From Lauren at Gordonstoun: Seamanship

Seamanship has been compulsory for all students at Gordonstoun since the school was founded and is one example of Kurt Hahn’s experiential education. The exchange students were all in one seamanship group.  On our first day, I admit we didn’t leave the harbor. We were broken up into two groups and talked for the majority of the afternoon about the history of seamanship, safety, our specific roles on the boat, and technical sailing terms. Most of us, including myself, had never sailed before and it was a lot to take in. My group was me, Kaleb (New Zealand), Kate (South Africa), Max (Australia), Bella (Germany), and Aidan (New Zealand). We were on Pole Star with our instructor Ed, who we quickly nicknamed Hagrid due to his hair, size and personality. One of the main goals for the first day was to master the art of tacking, which is essentially switching the side of the mast the sail is on. Pole Star is a 28 foot dip cutter sail boat with no engine and it takes about six people to sail. Our group nailed down tacking to a time of a minute-and-a-half, but learned the next day that there is more to sailing than just tacking.

Day Two was much more fun. The sailing conditions were ideal. It was a warm 8 degrees, the sun was shining, and there was a decent amount of wind. Our second day was a full day instead of a half. In the morning, after rigging up Pole Star and doing some tacking practice runs, we rowed out to sea. Once we were far enough away from the harbor and rocky shore, we set up our sail and began. The morning session was really fun because we actually got the boat sailing on our own. Ed’s goal was to give us more independence and he wanted us to rely on the members of our team instead of him. Once we got the hang of it, he started interfering less and less. After lunch we had our afternoon session. Unfortunately there was practically no wind, so we floated around until we decided that the wind wasn’t coming our way. We drifted pretty far from the harbor and had to row back.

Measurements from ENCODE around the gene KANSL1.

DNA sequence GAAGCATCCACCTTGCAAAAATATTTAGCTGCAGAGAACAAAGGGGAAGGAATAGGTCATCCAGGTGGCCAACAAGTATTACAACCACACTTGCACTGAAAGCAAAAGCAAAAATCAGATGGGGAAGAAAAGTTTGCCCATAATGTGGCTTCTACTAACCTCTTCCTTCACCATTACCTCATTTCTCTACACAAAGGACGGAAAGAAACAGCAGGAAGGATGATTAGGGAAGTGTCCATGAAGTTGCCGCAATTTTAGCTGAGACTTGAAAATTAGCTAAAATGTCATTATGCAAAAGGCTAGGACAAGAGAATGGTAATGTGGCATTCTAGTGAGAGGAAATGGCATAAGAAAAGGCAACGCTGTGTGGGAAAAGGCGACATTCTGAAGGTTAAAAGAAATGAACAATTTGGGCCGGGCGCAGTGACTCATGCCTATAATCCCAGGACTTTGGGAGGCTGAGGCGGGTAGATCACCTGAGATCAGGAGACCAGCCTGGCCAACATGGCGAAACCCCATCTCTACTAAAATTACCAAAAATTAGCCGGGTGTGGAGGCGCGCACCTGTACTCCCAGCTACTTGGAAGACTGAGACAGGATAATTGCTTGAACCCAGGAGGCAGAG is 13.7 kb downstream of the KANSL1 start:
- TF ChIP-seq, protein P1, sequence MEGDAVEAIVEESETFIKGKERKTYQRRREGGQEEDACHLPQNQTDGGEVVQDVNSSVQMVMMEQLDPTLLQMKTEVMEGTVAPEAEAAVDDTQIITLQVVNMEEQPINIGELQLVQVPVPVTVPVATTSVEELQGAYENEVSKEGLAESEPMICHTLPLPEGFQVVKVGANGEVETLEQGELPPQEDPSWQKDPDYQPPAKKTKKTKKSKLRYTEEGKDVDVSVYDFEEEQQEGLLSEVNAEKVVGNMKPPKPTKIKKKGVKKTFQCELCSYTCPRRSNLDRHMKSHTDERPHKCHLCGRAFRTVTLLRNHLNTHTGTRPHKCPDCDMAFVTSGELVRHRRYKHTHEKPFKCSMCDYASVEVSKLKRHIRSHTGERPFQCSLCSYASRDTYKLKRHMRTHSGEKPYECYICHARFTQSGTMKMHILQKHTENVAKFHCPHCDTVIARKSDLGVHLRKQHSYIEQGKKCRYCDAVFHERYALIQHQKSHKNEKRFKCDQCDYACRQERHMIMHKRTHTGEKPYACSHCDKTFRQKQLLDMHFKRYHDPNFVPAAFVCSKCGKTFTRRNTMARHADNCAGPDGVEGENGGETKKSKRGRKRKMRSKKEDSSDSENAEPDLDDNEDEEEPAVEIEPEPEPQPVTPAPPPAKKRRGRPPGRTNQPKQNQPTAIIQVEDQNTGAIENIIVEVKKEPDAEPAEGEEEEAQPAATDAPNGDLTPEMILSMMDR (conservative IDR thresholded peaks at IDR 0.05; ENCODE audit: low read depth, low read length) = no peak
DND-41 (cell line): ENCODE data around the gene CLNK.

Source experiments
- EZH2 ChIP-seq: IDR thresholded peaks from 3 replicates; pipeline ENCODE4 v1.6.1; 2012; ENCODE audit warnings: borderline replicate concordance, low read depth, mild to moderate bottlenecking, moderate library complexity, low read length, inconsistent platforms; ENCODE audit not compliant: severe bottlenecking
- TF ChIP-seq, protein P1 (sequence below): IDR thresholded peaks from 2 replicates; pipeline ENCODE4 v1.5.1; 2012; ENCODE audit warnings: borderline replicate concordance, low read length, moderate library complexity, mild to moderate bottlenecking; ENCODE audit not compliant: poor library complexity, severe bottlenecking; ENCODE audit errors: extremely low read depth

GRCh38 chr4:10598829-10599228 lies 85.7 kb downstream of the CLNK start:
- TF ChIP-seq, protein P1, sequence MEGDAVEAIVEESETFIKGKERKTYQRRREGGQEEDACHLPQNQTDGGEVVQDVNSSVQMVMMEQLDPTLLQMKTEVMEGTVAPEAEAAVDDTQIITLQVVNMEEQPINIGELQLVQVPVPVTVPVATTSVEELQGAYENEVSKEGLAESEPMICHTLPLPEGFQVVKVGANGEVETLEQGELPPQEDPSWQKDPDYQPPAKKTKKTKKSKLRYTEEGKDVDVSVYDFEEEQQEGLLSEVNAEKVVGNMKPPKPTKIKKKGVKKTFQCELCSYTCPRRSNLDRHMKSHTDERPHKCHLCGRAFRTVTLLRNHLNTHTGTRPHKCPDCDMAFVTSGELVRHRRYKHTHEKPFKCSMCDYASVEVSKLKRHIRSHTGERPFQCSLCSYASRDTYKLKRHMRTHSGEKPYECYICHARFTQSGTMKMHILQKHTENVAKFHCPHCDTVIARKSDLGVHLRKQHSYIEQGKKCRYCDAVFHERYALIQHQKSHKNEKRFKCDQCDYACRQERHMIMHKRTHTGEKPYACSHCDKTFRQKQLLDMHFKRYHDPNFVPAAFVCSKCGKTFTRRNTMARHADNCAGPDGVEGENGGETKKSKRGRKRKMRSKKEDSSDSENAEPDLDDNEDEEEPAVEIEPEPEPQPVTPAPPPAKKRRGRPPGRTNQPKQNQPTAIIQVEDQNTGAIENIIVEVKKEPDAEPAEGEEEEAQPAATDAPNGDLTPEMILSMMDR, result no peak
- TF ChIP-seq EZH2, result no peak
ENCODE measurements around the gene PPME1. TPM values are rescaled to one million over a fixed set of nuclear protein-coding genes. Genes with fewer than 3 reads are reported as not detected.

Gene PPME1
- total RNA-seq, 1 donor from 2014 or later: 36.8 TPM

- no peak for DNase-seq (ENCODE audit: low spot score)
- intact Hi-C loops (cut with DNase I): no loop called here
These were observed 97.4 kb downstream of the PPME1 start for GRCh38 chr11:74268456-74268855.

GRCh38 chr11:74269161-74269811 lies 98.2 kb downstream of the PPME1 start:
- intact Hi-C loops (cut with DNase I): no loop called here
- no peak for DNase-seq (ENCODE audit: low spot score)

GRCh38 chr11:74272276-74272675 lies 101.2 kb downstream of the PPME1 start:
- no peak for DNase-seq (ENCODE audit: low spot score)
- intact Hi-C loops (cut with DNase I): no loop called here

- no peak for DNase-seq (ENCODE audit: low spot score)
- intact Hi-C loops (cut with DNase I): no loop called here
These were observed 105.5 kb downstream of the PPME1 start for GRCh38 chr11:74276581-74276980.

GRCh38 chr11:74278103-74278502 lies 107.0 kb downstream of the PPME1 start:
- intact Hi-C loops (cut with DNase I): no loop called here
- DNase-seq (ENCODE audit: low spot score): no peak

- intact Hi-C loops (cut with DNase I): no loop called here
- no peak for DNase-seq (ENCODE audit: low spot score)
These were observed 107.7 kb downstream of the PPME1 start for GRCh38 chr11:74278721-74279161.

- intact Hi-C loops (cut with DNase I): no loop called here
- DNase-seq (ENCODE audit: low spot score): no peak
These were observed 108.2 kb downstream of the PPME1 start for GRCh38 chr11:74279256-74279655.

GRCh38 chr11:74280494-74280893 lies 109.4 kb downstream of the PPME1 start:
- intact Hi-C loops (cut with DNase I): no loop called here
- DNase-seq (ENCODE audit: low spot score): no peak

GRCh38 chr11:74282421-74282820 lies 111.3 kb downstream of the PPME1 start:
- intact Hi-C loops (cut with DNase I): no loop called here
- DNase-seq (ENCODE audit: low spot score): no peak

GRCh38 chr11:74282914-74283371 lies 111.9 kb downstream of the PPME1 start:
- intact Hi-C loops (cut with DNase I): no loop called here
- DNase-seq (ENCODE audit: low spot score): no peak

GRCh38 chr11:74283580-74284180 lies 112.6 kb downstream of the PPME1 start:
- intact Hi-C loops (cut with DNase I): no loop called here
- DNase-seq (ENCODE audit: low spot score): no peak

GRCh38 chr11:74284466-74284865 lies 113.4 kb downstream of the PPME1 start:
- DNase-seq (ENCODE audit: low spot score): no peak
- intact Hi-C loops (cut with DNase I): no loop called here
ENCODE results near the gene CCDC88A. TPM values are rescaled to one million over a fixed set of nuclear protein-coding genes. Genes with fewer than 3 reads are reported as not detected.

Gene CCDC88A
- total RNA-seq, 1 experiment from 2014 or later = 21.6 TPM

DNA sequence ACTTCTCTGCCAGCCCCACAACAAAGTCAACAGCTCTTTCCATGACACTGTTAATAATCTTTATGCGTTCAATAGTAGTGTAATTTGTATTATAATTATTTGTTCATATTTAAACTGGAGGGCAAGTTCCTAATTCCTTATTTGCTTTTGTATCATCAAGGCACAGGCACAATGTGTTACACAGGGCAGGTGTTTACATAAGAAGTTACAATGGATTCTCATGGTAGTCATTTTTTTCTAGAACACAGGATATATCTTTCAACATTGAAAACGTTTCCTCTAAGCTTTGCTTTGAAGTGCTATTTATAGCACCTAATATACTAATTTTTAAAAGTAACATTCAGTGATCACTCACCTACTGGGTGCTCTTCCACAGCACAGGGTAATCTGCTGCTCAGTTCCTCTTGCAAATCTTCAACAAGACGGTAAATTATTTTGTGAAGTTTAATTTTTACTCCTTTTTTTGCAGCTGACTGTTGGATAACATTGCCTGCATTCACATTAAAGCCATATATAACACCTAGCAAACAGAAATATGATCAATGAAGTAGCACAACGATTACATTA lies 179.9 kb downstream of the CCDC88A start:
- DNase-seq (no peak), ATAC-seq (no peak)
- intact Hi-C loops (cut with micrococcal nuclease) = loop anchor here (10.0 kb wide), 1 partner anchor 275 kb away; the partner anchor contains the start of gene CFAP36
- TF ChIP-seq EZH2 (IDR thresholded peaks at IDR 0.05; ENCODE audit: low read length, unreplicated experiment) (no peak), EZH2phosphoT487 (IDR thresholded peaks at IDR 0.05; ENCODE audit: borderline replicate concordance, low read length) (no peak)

After sailing with Ed for about half an hour on Day Three, he decided that we were ready for him to leave. I skippered once Ed left and I admit we made a bit of a fool of ourselves once our beloved instructor ditched us for the safety boat. After about 20 minutes of trying to tack, we eventually got it and started sailing at a good speed. For the rest of the morning we were sailing pretty well, but I hadn’t really appreciated the difficulty of directing a crew and the need to be a cohesive team while sailing until we were on our own. After lunch, Max had a go at being the skipper, but unfortunately we didn’t have much wind again, and it was even more difficult to get Pole Star moving.

Overall, seamanship was a challenging and fruitful experience, and I enjoyed it.